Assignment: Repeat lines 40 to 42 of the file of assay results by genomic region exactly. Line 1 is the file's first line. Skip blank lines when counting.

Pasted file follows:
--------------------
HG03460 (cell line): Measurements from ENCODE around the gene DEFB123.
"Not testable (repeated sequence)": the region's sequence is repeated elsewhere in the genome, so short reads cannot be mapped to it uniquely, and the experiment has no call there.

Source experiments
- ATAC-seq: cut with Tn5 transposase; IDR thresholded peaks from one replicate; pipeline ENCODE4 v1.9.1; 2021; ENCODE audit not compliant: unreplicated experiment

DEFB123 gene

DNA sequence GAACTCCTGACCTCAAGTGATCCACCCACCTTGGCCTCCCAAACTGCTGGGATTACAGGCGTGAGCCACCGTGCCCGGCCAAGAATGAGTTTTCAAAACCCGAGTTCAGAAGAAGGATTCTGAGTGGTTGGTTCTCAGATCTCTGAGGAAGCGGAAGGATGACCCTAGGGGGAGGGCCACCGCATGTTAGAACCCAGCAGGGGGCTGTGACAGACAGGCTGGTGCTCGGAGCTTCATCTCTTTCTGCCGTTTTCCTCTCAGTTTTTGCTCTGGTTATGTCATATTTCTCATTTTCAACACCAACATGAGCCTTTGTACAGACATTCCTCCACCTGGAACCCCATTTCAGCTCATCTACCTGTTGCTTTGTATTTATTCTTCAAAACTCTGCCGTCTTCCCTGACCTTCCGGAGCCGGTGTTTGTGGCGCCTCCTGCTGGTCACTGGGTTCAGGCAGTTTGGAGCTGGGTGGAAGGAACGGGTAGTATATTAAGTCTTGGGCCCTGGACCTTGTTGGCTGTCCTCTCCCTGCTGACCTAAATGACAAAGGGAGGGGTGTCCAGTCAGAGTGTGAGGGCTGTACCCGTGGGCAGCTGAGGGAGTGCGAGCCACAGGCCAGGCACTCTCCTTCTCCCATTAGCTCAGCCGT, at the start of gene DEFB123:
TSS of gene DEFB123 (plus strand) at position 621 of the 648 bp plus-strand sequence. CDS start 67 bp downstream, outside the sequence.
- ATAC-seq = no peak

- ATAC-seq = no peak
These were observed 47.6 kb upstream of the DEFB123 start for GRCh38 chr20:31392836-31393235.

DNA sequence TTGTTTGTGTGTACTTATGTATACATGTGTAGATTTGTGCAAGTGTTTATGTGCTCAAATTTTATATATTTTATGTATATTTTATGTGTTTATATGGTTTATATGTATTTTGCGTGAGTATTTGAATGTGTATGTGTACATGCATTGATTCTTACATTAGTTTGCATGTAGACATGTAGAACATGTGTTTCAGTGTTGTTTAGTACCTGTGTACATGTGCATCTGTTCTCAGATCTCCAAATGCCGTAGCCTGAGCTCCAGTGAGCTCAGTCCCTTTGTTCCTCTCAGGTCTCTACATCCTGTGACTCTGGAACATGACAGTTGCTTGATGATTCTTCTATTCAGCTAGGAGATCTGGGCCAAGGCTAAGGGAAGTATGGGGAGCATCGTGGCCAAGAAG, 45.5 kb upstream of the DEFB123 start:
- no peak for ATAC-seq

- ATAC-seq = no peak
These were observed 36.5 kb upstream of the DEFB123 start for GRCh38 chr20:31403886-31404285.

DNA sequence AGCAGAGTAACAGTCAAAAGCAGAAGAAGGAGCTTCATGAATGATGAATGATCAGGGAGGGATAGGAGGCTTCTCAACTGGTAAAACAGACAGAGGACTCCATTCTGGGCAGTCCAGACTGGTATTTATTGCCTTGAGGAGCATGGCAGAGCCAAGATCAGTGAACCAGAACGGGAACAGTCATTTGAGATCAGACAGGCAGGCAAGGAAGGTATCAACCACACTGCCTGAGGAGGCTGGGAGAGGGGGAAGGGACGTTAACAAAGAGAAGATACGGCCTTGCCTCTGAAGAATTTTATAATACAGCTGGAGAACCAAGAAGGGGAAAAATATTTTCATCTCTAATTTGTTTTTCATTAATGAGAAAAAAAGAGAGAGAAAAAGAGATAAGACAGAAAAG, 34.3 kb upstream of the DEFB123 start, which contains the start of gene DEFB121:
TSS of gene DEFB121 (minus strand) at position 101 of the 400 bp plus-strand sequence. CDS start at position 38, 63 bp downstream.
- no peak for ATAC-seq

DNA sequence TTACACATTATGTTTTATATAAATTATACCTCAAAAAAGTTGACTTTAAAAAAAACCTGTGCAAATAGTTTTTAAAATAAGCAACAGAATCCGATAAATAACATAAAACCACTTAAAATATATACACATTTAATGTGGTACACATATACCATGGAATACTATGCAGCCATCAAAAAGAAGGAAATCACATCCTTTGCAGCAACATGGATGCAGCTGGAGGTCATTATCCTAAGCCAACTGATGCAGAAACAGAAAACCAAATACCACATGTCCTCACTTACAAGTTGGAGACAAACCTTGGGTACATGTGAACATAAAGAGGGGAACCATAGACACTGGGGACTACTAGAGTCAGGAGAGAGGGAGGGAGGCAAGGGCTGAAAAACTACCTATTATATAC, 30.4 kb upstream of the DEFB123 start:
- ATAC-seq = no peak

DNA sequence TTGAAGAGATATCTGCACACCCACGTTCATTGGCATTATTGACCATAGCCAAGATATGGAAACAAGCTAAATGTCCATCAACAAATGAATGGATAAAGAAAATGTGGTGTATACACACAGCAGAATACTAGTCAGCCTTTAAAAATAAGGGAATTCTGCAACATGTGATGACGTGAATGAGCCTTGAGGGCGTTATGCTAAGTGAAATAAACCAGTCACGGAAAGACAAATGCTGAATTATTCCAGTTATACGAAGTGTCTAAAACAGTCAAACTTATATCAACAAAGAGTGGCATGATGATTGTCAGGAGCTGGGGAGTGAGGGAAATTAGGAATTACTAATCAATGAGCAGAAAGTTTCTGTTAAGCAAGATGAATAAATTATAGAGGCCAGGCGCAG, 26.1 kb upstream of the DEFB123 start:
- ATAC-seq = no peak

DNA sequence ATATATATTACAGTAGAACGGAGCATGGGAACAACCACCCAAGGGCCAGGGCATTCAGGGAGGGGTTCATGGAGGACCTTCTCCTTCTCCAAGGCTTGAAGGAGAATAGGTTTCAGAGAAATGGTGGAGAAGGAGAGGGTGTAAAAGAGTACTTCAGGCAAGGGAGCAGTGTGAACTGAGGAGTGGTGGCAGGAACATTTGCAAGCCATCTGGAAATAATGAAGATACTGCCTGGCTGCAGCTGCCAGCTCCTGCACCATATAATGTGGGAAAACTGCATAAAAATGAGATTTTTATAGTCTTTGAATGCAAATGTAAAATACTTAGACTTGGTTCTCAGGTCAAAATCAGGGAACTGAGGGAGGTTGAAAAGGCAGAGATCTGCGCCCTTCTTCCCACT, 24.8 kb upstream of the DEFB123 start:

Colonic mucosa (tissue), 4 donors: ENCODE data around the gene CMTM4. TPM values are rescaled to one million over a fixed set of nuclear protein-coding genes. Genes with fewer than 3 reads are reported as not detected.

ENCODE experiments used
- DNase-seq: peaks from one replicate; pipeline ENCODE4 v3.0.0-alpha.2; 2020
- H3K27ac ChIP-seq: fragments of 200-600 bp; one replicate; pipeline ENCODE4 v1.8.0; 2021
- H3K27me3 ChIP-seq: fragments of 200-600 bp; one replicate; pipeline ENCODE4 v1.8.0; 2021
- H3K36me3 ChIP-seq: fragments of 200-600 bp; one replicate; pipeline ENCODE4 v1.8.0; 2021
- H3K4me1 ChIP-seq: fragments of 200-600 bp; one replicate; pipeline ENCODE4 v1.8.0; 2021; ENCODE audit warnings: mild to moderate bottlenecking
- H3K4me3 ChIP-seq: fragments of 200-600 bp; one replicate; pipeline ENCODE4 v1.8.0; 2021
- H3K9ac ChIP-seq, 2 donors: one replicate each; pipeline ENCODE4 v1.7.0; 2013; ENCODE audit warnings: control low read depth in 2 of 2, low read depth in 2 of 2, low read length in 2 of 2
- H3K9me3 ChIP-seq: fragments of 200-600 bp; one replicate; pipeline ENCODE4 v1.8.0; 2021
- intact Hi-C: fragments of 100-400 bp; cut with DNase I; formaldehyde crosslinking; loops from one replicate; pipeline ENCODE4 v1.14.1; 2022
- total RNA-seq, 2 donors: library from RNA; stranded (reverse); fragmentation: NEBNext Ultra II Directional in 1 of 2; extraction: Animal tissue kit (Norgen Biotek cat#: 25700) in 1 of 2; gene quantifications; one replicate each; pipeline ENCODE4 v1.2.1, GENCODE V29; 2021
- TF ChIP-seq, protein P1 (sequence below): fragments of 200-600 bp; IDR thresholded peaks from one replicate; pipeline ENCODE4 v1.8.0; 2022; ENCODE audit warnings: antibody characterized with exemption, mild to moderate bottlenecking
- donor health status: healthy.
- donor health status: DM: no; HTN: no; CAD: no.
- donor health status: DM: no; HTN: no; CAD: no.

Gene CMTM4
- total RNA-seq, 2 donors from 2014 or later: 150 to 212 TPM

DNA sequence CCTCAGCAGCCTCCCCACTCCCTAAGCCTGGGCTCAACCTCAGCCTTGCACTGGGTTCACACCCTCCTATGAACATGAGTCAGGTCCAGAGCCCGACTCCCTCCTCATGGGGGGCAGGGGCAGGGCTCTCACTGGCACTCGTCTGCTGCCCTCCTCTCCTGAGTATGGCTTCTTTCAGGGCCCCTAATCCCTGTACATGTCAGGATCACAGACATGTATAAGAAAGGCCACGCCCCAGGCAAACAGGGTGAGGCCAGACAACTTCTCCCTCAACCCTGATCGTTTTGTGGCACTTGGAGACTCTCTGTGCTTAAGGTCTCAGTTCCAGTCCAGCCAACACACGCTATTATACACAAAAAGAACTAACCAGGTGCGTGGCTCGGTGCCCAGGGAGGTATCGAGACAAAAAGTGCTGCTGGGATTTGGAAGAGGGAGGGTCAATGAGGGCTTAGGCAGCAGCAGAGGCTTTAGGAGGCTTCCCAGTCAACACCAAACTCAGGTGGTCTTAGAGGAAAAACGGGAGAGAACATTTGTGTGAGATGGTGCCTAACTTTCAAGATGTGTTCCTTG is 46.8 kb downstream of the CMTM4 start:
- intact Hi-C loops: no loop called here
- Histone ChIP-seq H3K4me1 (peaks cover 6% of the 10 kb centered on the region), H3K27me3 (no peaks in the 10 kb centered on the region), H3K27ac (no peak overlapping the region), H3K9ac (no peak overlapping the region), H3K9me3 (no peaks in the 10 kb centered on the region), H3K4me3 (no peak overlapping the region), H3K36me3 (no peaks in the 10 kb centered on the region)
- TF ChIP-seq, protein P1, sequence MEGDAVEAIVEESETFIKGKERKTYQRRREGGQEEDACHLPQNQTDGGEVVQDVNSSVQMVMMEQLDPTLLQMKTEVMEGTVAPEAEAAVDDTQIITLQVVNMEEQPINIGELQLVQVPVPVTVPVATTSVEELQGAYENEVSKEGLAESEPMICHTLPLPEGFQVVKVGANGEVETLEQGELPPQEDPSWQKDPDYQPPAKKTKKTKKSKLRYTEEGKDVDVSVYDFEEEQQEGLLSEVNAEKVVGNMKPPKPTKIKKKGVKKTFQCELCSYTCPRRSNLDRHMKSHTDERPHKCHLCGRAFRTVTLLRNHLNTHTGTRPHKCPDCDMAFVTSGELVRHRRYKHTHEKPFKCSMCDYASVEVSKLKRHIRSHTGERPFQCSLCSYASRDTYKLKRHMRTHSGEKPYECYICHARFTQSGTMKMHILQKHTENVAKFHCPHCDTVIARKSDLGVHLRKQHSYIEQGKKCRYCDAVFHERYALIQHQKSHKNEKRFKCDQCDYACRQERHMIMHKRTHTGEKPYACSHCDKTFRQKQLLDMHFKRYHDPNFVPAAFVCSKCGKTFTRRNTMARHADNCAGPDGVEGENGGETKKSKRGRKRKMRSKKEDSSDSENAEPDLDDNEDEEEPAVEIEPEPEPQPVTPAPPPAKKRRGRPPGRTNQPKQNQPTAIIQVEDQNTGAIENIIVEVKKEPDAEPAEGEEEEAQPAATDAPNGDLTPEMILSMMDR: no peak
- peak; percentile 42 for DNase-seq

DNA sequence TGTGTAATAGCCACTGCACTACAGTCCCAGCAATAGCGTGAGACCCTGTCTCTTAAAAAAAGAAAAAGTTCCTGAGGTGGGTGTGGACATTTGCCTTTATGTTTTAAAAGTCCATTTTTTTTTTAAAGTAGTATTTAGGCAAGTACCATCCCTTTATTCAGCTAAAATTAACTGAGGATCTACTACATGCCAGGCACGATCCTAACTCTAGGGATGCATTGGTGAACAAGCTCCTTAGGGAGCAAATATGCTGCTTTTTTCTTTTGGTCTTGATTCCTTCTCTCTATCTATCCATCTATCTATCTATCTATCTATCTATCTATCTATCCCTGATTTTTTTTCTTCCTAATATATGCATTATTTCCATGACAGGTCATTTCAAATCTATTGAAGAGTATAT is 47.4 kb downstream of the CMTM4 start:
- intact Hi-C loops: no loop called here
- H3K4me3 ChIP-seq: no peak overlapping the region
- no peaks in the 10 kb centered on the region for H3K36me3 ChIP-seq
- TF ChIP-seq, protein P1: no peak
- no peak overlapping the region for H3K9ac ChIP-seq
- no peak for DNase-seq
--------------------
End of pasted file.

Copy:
- total RNA-seq, 2 donors from 2014 or later: 150 to 212 TPM

DNA sequence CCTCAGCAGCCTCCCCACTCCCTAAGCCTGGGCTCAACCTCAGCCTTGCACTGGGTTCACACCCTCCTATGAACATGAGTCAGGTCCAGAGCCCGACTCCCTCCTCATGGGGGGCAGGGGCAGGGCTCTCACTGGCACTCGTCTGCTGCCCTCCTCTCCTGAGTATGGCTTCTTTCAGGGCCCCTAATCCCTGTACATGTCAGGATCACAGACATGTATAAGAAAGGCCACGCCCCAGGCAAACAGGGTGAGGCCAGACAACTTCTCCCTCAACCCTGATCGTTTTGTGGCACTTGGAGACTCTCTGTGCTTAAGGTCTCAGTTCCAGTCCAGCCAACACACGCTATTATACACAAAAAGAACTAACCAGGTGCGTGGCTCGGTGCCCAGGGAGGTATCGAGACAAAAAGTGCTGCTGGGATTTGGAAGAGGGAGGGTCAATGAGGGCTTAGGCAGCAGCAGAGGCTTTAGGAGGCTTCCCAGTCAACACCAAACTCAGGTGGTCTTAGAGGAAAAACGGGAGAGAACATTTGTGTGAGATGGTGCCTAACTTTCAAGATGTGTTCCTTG is 46.8 kb downstream of the CMTM4 start:
- intact Hi-C loops: no loop called here